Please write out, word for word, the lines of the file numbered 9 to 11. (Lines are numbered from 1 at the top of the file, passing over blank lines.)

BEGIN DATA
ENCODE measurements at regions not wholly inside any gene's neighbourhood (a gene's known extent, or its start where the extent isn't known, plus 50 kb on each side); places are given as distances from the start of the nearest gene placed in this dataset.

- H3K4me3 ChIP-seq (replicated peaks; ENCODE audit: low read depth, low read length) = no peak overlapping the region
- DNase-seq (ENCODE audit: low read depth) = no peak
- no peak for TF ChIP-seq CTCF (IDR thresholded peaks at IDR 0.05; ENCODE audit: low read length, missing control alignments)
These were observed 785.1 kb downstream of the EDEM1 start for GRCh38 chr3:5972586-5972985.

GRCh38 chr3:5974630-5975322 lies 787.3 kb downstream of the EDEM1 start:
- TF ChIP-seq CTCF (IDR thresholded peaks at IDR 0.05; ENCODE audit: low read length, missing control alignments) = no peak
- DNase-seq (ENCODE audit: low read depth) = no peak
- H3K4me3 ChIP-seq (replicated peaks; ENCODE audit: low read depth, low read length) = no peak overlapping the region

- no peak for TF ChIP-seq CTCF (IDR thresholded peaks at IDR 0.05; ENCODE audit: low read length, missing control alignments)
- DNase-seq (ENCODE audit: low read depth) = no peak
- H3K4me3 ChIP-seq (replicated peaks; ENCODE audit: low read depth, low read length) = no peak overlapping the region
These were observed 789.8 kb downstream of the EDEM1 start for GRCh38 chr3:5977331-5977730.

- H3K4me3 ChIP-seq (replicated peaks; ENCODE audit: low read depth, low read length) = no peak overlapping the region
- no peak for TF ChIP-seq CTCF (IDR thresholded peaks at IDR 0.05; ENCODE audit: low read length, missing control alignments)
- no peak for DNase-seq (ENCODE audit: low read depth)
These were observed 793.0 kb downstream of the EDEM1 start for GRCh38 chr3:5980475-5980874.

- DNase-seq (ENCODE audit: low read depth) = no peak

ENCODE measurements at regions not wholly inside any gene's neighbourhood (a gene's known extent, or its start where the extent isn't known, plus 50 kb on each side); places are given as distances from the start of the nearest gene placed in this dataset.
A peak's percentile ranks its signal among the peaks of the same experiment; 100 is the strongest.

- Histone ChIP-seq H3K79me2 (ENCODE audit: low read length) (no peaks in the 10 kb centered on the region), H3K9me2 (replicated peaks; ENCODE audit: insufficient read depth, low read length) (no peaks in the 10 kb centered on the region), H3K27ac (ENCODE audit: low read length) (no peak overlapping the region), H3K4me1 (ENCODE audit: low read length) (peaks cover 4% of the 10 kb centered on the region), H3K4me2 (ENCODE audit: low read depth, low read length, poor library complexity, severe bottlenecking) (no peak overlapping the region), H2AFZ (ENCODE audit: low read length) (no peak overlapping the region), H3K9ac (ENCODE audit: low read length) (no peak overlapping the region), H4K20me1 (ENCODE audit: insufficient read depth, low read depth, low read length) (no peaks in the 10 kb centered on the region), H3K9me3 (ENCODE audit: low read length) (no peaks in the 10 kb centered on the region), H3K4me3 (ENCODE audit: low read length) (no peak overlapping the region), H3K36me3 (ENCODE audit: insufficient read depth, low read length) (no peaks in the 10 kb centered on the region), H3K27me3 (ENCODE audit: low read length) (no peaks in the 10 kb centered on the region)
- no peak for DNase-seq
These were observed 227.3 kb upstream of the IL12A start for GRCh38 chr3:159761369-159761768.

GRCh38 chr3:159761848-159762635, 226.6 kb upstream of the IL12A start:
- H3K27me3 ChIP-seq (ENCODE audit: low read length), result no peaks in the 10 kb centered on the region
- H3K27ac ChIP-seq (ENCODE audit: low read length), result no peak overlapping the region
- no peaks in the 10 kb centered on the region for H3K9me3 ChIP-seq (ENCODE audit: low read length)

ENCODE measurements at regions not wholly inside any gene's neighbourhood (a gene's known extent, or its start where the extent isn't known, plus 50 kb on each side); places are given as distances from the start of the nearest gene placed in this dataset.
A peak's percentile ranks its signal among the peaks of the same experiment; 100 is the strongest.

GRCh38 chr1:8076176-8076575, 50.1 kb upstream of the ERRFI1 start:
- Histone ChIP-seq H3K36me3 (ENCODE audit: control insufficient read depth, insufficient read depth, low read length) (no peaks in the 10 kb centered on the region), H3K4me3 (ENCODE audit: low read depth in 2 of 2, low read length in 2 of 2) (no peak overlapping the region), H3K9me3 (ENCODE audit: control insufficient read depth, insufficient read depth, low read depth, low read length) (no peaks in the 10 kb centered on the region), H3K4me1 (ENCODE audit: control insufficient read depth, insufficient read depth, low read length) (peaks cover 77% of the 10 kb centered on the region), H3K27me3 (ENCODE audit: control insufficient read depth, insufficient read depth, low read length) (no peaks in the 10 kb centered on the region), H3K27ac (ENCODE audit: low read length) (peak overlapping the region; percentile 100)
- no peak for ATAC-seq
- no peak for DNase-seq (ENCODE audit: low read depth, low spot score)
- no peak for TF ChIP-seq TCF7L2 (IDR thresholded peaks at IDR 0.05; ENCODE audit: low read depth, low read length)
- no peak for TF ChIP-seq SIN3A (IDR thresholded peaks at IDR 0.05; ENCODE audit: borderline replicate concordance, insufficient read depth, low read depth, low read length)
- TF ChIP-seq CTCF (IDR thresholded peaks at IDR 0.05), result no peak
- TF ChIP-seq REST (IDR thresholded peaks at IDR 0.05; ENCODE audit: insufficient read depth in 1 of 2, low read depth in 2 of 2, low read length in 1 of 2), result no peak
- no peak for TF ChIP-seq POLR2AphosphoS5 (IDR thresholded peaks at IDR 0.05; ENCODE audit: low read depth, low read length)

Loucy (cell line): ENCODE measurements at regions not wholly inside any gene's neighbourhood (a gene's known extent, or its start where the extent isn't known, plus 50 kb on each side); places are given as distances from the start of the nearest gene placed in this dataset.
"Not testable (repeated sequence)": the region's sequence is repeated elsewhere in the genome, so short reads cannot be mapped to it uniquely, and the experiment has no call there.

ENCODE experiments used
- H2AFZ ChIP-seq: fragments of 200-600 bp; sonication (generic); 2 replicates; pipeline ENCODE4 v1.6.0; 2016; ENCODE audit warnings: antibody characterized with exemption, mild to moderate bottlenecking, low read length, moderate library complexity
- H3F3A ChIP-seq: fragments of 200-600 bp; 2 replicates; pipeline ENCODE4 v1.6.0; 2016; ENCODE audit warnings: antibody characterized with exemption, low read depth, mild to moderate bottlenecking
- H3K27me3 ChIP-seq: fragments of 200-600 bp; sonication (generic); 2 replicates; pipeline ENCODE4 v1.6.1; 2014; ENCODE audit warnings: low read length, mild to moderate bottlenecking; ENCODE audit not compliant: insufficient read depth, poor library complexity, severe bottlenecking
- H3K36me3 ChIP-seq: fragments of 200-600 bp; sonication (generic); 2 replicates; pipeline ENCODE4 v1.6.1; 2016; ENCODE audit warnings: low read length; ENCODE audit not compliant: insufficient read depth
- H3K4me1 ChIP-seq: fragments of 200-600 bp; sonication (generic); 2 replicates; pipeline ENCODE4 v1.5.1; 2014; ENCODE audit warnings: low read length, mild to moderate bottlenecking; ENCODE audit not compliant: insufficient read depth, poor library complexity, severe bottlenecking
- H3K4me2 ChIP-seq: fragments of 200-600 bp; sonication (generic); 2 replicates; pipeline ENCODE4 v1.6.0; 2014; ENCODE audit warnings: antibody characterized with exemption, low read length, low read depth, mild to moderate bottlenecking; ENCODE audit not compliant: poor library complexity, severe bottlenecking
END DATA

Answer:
- H3K4me3 ChIP-seq (replicated peaks; ENCODE audit: low read depth, low read length) = no peak overlapping the region

- no peak for TF ChIP-seq CTCF (IDR thresholded peaks at IDR 0.05; ENCODE audit: low read length, missing control alignments)
- DNase-seq (ENCODE audit: low read depth) = no peak